The Young Researchers Using Statistics Symposium 2020

Date: Wednesday 27 May 2020, 10.00AM - 2.40PM
Location: Online
Section Group Meeting


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The Young Statisticians Section and Highlands Local Group of the Royal Statistical Society invite you to join us on Wednesday 27 May 2020 for an exciting morning filled with statistics. The Young Researchers using Statistics symposium YRS2020 will run virtually from 10 to 14:40 and you can find the full programme here.

As well as a rapid-fire session showcasing the great work of career young researchers, the symposium includes two fascinating plenary talks:

Statistics with a human face
Prof. Adrian Bowman, University of Glasgow

Counting dolphins and whales in the high seas: new opportunities using recent advances in technology
Dr Cornelia S. Oedekoven, University of St Andrews


We will also be celebrating the bicentenary of the birth of nursing and statistics pioneer, Florence Nightingale, with a talk by Edward Gunning (University of Limerick) entitled Recreating Nightingale’s Coxcombs with the Tidyverse.



Registration is required to attend this event.

Please register here

 
The symposium will run from 10 am till 2:40 pm.

10:00-10:10 Welcome 

10:10-11:10 Plenary talk

Statistics with a human face
Prof. Adrian Bowman, University of Glasgow

11:10-11:25 Break

11:25-12:00 Rapid Fire session

12:00- 12:15 Break

12:15-13:15 Plenary talk

Counting dolphins and whales in the high seas: new opportunities using recent advances in technology
Dr Cornelia S. Oedekoven, University of St Andrews

13:15-14:00 Lunch break

14:00- 14:20 Nightingale 2020 talk

Recreating Nightingale’s Coxcombs with the Tidyverse

Edward Gunning, University of Limerick

14:20-14:40 Prizes and Closing remarks 

Professor Marion Campbell, University of Aberdeen Vice-Principal Research
 
Prof. Adrian Bowman
School of Mathematics & Statistics - 
University of Glasgow

Statistics with a human face

Three-dimensional surface imaging, through laser-scanning or stereo-photogrammetry, provides high-resolution data defining the surface shape of objects.  Human faces are of particular interest and there are many biological and anatomical applications, including assessing the success of facial surgery and investigating the possible developmental origins of some adult conditions.  An initial challenge is to structure the raw images by identifying features of the face.  Ridge and valley curves provide a very good intermediate level at which to approach this, as these provide a good compromise between informative representations of shape and simplicity of structure.  Some of the issues involved in analysing data of this type will be discussed and illustrated.  Modelling issues include simple comparison of groups, the measurement of asymmetry and longitudinal patterns of shape change.  This last topic is relevant at short scale in facial animation, medium scale in individual growth patterns, and very long scale in phylogenetic studies.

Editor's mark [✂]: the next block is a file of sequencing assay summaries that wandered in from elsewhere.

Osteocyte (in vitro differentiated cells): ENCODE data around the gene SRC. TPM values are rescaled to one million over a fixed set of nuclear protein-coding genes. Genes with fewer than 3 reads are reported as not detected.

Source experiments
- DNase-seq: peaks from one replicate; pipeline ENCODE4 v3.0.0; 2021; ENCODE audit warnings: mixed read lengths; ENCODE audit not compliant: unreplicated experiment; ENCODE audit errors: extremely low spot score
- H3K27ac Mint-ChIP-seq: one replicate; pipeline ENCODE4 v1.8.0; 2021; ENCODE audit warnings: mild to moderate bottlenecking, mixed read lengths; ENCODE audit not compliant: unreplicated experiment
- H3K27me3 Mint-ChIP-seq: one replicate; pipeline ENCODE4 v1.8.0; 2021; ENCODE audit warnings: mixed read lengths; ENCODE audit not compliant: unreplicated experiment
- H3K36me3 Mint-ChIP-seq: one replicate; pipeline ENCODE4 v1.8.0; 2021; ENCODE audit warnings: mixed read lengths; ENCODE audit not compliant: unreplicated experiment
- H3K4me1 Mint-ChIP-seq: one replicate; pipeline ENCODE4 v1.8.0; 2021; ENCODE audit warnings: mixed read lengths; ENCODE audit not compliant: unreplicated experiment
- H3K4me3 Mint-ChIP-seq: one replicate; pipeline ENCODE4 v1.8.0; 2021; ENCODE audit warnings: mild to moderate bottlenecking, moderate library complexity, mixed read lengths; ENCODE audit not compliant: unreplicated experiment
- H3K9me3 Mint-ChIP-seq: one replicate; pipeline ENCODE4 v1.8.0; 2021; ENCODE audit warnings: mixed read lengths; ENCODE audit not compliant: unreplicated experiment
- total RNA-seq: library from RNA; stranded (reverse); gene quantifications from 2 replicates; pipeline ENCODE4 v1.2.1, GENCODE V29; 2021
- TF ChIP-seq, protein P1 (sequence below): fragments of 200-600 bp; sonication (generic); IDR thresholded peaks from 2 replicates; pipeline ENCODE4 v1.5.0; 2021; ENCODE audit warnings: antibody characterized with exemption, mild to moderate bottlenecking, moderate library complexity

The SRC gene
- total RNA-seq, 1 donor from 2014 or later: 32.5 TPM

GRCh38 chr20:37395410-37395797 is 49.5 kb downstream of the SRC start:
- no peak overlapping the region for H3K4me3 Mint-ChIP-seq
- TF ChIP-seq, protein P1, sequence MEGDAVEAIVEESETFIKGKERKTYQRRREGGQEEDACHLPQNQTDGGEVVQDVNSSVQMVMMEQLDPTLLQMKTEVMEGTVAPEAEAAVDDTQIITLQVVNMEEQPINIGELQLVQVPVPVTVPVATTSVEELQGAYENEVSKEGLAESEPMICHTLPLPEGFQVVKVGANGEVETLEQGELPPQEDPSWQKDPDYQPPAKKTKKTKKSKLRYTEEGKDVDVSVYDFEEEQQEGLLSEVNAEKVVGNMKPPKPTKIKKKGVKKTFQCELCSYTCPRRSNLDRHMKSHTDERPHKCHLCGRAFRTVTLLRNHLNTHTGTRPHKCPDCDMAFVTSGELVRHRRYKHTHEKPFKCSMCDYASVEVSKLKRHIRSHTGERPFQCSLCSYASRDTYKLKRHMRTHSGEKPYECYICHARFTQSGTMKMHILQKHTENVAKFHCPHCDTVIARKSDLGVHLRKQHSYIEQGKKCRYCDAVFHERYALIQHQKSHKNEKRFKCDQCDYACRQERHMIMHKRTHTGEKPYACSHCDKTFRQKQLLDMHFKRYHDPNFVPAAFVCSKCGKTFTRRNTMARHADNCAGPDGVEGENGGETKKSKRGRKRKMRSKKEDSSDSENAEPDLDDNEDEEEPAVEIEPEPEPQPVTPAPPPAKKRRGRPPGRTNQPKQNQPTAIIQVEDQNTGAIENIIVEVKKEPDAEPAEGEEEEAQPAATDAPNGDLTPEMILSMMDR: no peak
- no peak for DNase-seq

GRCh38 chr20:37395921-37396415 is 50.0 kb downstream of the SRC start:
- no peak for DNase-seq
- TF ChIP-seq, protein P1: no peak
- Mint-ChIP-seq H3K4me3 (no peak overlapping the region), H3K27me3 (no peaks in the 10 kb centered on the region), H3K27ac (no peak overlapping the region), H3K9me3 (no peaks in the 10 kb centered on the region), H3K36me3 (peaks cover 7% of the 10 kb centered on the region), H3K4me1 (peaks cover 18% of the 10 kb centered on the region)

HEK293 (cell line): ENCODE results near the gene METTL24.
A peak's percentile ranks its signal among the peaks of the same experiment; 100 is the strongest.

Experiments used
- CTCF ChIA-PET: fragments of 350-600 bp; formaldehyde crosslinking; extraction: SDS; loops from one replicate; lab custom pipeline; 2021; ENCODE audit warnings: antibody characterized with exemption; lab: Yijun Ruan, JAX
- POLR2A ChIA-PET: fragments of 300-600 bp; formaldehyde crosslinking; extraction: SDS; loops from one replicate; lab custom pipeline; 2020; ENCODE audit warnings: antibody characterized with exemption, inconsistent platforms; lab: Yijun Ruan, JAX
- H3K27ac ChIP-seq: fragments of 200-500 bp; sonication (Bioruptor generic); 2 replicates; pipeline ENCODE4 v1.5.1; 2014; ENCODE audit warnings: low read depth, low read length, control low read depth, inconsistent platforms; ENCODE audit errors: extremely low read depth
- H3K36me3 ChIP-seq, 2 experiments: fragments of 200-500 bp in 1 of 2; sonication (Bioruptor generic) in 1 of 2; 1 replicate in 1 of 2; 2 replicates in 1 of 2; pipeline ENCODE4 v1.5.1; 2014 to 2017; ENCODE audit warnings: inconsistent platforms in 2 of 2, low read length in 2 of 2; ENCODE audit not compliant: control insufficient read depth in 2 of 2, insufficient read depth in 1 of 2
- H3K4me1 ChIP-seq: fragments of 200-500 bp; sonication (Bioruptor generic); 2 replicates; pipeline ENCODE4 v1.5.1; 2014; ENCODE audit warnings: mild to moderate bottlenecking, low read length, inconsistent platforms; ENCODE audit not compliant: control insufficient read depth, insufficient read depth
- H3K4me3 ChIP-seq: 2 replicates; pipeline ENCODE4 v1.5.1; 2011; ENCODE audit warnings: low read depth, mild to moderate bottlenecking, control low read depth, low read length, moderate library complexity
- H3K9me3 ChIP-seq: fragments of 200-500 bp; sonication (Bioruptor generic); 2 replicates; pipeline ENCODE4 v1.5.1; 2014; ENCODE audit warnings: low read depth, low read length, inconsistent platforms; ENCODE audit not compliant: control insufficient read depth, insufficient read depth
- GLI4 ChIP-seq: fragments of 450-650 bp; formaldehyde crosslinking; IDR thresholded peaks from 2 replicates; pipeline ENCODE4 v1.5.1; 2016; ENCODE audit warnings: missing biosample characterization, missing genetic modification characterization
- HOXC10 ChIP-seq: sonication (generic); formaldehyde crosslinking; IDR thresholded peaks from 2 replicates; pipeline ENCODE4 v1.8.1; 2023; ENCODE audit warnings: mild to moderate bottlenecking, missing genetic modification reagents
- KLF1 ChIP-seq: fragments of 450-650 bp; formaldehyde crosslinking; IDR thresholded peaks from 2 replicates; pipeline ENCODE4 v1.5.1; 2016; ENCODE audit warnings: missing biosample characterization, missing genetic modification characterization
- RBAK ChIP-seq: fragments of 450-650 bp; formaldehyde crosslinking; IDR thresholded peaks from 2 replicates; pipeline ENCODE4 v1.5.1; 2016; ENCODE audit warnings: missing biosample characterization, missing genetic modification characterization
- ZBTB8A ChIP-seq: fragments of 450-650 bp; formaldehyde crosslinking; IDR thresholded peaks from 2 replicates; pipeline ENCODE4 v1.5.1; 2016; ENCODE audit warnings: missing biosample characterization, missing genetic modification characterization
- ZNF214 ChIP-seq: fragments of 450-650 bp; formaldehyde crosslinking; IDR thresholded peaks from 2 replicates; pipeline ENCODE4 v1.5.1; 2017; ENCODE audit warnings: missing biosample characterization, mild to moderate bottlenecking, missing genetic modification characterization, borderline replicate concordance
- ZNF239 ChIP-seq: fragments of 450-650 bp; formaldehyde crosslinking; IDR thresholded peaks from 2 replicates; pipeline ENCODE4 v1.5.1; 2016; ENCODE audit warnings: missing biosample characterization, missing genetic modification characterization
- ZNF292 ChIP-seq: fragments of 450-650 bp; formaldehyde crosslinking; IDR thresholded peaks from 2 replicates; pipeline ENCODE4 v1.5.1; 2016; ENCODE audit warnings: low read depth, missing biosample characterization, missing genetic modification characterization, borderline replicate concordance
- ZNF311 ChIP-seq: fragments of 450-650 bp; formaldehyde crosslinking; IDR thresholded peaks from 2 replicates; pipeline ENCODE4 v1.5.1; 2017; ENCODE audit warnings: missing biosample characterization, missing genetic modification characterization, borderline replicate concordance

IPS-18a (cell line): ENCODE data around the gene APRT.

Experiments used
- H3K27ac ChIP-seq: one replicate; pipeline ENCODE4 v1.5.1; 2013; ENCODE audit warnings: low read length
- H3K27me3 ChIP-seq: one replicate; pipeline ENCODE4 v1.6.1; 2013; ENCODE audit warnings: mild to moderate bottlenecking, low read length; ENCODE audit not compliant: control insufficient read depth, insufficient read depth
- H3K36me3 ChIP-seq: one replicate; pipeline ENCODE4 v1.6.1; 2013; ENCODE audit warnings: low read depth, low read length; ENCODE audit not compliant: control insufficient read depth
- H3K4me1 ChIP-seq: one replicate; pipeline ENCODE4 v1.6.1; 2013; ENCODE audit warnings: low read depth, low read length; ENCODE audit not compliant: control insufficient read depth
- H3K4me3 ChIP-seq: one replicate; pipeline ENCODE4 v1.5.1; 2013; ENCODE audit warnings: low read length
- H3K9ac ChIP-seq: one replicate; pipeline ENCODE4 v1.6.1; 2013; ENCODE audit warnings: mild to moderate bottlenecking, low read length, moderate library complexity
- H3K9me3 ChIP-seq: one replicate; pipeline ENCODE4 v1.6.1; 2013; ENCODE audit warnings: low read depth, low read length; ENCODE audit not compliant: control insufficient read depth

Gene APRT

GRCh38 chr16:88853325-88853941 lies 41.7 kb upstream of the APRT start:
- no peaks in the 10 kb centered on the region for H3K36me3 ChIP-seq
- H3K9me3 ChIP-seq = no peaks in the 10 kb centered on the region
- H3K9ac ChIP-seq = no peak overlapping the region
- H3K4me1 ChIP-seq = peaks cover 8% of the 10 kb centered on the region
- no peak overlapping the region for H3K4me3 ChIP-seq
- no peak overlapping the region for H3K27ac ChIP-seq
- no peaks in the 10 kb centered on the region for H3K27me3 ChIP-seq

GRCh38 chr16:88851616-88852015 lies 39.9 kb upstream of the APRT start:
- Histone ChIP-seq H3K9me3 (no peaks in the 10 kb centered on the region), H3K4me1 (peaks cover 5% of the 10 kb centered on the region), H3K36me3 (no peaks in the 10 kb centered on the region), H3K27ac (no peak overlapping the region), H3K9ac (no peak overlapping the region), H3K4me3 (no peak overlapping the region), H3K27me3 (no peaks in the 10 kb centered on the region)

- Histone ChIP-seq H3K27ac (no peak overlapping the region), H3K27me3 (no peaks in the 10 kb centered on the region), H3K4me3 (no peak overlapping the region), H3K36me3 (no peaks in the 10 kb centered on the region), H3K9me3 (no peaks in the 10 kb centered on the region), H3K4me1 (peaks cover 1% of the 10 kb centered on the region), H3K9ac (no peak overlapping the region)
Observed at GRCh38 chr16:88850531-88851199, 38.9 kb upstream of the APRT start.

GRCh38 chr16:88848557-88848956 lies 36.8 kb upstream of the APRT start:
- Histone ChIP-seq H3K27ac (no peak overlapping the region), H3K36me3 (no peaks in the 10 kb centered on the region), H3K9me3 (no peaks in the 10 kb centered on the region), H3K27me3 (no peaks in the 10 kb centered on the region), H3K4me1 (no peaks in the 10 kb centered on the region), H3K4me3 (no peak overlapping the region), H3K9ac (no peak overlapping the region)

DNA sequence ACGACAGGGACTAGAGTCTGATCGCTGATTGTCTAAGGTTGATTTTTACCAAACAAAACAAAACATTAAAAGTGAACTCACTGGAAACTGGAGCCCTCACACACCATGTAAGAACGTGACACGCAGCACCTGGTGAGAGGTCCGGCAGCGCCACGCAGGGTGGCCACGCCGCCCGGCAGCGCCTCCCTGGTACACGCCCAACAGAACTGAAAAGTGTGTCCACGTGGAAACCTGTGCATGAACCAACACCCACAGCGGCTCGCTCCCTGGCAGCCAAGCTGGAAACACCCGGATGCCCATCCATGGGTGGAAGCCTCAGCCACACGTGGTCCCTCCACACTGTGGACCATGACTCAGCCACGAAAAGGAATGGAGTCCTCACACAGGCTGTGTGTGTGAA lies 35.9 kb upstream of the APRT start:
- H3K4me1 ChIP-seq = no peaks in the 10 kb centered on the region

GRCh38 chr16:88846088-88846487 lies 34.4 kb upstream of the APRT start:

Dr Cornelia S. Oedekoven
School of Mathematics and Statistics - 
University of St Andrews

Counting dolphins and whales in the high seas: new opportunities using recent advances in technology

Distance sampling (e.g. line or point transects) is a commonly used method for estimating wildlife abundance. One critical assumption is that all animals on the line/point are detected with certainty, often referred to as g(0)=1, where g(y) describes the detection probabilities with increasing distance y from the line/point. Mark-recapture distance sampling (MRDS) allows g(0) to be estimated. Here, two observation platforms are required where, in the trial configuration, platform 2 sets up trials for platform 1 requiring independence of platform 1 from platform 2. Ensuring independence is often challenging logistically or due to observation conditions or animal behaviour. I present new avenues in the MRDS context for improving independence using new technology and illustrate how we implemented these in the high seas:

Using long-range (~100km) drones as the second visual platform during an offshore line transect survey for highly evasive dolphins where the drone sets up trials ahead of the ship.
Simultaneous visual and acoustic line transect surveys for offshore dolphins where visual and acoustic platforms set up trials for each other.
Acoustic surveys of bowhead whale calls using multiple stationary sensors where for each sensor, call detections on the surrounding sensors form the trials. 
 
RSS Young Statisticians Section
RSS Highlands Local Group
Contact email: yrs@abdn.ac.uk